He said he was on the road working as an insulation installer throughout much the time when things were happening. “I came back and was kind of in shock,” he said, noting that he has been working to straighten everything out and have it in order.
He said he thought things were straightened out because there were no objections to him renewing the tavern’s license last June. He said while the building owner continues to live there, he occasionally walks through but does not have anything to do with running the bar and has stepped down from being an officer in the business.
Following the testimony phase, board members discussed what to do as a response.
Village attorney Ruthann Koch has advised them that the penalty could be no less than 10 days suspension nor more than one year license revocation.
“It is a small town, we don’t want to close up a business,” said board member George Tesch.
Resident Jeff Thums spoke in support of the tavern remaining open, saying that he has gone there with his kids and grandchildren and reported that it was clean and there was never anything inappropriate going on.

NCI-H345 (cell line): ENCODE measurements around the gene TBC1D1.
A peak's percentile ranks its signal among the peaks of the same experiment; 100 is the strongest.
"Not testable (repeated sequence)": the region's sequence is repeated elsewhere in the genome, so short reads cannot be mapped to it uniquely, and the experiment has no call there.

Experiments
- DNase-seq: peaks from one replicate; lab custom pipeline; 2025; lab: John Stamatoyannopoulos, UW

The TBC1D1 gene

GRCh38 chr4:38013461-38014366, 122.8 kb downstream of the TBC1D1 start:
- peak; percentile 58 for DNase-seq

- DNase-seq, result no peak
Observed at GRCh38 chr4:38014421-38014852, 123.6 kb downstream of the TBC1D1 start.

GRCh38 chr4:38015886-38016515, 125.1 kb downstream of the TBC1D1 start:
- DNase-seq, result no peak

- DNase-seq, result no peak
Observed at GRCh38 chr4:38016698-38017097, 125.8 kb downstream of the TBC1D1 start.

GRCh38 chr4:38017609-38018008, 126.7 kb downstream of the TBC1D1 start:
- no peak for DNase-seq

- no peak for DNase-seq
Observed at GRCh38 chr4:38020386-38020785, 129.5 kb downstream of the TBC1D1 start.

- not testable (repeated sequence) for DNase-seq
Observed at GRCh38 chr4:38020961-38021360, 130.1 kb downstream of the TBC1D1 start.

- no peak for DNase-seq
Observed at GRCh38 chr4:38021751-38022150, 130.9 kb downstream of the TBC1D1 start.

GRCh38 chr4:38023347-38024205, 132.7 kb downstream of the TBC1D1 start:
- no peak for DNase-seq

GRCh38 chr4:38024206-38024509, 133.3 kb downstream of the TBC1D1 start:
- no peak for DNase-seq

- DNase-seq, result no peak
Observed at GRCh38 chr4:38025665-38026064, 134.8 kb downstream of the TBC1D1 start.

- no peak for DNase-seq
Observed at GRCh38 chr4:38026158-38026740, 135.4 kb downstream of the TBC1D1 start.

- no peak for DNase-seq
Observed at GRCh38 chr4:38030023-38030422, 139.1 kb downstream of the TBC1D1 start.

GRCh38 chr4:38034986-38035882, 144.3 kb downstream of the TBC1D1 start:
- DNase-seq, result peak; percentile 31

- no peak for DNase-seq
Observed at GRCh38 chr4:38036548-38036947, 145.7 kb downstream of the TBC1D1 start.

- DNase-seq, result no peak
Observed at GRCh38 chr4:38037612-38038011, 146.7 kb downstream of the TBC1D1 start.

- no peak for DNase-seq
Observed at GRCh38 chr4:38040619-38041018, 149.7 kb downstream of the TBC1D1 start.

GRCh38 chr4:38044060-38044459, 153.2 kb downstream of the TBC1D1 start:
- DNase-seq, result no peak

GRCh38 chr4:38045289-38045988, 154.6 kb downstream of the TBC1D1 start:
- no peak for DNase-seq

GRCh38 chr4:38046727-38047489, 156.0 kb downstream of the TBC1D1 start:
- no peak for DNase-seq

“The last thing we need to do is close the doors on a small business in town,” he said.
Village president Bill Schreiner said he was most bothered by Butson allowing the drug trafficking to take place.
“You put us between a rock and a hard place,” Tesch said, noting it was hard to close a business, but at the same time said there should be consequences.
Board member Cliff Mann questioned if everything was in order at the tavern now. Butson replied that it was.
“We don’t want any of that crap here,” Mann said of the drugs. He made a motion to suspend the license for 10 days. Tesch seconded it and the motion passed with Schreiner being the only no vote.
Mann said he wanted to hear only good things coming from the bar in the future and it was noted by Schreiner that the board would be keeping their ears open to any complaints between now and when the tavern’s license is up for renewal next June.
The suspension was set to go into effect the day after clerk Dawn Swenson prepared the official letter. It was estimated this would take place on December 5 or 6.
There was some discussion on if the bar could continue to remain open for food or to allow pool and dart leagues to take place. “A suspension is a suspension,” Schreiner said opposing that idea.
Board member Jack Buksa agreed saying it was too fine a line between being open for food and not having being able to sell the beer and liquor there.
“I will have time to do a lot of cleaning,” Buston said.
“E verything you described is hearsay.”
—Dawn Dachel of Rib Lake speaking in defense of Drink Slingers Tavern.